It shouldn't take a hurricane to blow open the debate about climate change. But Sandy might help 350.org prove what's at stake in a nationwide campaign to divest university endowments from the fossil fuel industry.
It’s 3 a.m. and the wind’s howling. Do you know your neighbors?
While our two main candidates for president have avoided the topic of global warming, the climate itself is anything but silent.
Climate change is a national security issue, and it must be discussed during tonight’s third and final debate between President Barack Obama and Governor Mitt Romney.
Middle-class people are often socialized to believe they are responsible for improving their neighborhoods, their communities, and the world itself. Helpful as that often is, it creates a blind spot when it comes to global warming.
Despite rough treatment at the hands of law enforcement, tree sitters and their allies remain steadfast in their nonviolence.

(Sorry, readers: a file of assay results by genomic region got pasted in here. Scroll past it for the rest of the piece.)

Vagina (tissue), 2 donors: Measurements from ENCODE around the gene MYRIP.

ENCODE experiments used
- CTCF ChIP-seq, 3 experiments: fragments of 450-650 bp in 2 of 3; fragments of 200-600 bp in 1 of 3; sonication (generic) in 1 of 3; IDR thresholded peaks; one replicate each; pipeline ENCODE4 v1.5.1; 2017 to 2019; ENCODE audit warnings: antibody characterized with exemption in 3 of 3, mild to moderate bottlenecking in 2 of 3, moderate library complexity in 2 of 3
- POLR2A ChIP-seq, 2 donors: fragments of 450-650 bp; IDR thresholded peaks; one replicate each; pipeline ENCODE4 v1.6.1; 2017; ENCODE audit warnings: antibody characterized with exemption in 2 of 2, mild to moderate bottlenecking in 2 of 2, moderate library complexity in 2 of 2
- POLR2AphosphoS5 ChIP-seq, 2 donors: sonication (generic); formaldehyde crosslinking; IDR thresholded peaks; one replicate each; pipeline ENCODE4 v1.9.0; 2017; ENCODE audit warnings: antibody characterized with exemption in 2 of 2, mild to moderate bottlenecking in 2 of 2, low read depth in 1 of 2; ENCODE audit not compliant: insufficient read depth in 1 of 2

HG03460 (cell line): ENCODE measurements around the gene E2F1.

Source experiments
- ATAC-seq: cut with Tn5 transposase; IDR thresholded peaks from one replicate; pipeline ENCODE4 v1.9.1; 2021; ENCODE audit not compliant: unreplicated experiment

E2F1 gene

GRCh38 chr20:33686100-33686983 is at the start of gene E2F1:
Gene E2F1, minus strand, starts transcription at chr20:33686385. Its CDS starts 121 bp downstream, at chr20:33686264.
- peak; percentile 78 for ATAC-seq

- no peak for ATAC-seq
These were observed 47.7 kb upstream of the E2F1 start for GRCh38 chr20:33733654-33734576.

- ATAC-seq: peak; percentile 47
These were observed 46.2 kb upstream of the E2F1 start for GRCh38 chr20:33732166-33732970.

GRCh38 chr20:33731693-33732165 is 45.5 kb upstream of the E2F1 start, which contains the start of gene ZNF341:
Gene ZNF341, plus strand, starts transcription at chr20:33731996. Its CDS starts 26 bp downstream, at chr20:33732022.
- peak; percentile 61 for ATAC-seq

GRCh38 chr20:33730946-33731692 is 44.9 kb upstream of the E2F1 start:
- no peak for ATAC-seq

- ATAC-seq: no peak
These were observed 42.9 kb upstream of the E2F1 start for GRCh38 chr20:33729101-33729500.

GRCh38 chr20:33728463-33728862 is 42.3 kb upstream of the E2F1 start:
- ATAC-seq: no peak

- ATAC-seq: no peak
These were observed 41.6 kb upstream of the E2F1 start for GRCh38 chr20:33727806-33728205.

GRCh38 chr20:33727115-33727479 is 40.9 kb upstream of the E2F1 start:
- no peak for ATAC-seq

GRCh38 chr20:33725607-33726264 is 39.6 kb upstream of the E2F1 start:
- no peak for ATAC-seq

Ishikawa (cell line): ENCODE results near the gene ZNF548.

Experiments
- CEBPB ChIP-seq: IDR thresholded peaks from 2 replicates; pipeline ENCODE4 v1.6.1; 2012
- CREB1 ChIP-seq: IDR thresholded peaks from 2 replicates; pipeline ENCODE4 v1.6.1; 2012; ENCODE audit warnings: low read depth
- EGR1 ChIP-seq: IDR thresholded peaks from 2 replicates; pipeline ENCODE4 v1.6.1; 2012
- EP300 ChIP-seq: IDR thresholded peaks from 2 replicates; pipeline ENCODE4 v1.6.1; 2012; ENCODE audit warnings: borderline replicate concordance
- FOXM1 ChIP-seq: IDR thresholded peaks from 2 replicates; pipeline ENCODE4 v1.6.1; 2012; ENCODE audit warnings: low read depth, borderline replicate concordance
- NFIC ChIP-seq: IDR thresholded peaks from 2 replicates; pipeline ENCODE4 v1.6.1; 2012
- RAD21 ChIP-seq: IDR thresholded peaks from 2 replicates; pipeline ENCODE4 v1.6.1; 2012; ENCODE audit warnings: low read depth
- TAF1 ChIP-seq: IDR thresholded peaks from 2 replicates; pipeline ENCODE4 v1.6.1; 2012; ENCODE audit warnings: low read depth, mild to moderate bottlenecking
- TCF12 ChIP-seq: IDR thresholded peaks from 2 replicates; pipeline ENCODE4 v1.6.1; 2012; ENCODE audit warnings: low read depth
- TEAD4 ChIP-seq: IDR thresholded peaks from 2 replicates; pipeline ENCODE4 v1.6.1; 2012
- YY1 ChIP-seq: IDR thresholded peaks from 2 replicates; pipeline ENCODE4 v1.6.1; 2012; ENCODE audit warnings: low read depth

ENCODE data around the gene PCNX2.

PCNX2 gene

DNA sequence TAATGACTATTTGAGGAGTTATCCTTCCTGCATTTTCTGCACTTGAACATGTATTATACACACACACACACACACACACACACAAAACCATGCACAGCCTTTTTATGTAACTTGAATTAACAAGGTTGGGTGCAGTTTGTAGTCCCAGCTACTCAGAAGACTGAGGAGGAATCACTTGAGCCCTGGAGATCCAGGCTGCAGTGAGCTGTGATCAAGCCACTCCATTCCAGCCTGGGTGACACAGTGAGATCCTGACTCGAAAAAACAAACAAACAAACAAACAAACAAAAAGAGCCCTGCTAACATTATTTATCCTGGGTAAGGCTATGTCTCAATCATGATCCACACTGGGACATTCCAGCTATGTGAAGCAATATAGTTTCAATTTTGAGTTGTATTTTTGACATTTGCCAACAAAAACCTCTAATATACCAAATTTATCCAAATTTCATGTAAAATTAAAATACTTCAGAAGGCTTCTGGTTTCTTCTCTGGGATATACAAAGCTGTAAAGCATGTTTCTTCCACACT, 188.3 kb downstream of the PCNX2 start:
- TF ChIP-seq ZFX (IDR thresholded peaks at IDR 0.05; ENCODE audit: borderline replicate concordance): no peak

Cutting through the campaign rhetoric and attack ads, here are five issues we believe should be at the center of the 2012 election, plus one that has no place in the public sphere.
The battle over exporting coal is a crossroads for the Pacific Northwest. Will the region stay its course toward clean energy, or become a global trafficking hub for the most dangerous fossil fuel?
Supporters of landowner rights in Texas were arrested after shutting down work at the Livingston pipe yard and preventing transportation of pipes to construction sites.
Sarah van Gelder speaks on FreeSpeech TV about Mitt Romney's energy plan and why a majority of Americans want cleaner, safer, and more reliable sources of energy.
Bill McKibben used to think that lack of action to stabilize the climate came from widespread apathy, denial, or comfort with the status quo. Here’s what made him change his mind.
Occupiers, Tea Partiers, landowners, and environmentalists are challenging construction of the Keystone XL pipeline’s Gulf Coast segment—together.
Why some indigenous groups and environmentalists are saying no to the “green economy.”
It's official. Droughts, floods, heatwaves, and hurricanes can, indeed, be tied to a climate made increasingly chaotic by human activity.